Edited by JMcC

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Jmcc, I used a makeshift vacuum press to mold. Because of this the guns weren't in the holster for more than 5 minutes. So this time I went without any plastic wrap or anything. I just oiled the gun before I put it in ant quickly dried them off and re oiled them after moulding. Many people disagree with this but it was a very short time they were wet. No harm done lol. If I were moulding without the vacuum press I definitely would have wrapped them.

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let me throw my 1/2 cent in here, I went looking for a shoe polishing brush like they use on the big shoe machines you see in shoe repair shops, I found Pilgram shoe machine Co, the old guy that owns it is a little difficult, but I was able to buy the brush I was after by telling him I would run it on my drill press at low RPMs.  He originally made a big box like polisher that had a flex arm like the dremel but much bigger and he still had some of the brushes for it, that is what I use for black dyed leather I haven't gotten around to buying one for different colors you might want to look into one of those when you want to polish something out.  As to the IWB it came out well and that is a difficult holster to sew up on a machine at least I think it is.  Your build came out nice, but the finish is what I would find a way to redo, you might want to try and put another coat on it and see if it takes out what looks like streaks but get a bigger horse hair brush to polish it out with.  Overall nice job!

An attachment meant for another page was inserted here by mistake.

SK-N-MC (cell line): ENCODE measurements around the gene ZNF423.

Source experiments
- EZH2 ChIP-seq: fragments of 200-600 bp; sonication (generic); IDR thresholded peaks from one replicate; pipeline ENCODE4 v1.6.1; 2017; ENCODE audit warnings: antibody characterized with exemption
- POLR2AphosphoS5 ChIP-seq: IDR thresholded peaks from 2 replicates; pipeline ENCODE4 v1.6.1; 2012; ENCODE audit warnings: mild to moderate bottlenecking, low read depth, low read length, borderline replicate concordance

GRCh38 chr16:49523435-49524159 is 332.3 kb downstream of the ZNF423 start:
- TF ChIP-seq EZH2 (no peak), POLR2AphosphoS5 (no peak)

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What I didn't mention is the reason that the old guy that is sticky about the way the brushes he makes are use is that, anything over 5 to 6 hundred rpm if my recollection is correct it will start to burn the leather and ruining what ever project your using the leather on.  that is why I had to tell him I would be running the brush on a drill press at a lower rpm.  I have no reason to challenge the guys thoughts on that, and is a good rule of thumb to go with when polishing to bring the luster of the leather to its best when presenting the finished product.  So when using a Dremel the RPM's can go to high and burn the finish of the leather ruining a lot of hard work put in to a project.

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Thanks oldnslow, I have a polishing brush I might try a coat of wax and see what happens

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Hey man if the holster is for work than who cares but am curious about buffing technique that made the lines     Good job young feller

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@Carson, I used a Dremel with buffing wheel. It was just too much and ended up marking the leather instead of buffing it. 

But, that was is iwb and doesn't matter much. It works great and is surprisingly comfortable too.

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You might be able to brush it up with a horsehair brush to shine it 

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I tried. It helped a little bit but still there. I think it removed the resolene and got to the leather. But, no worries. It was a practice piece. More for function than looks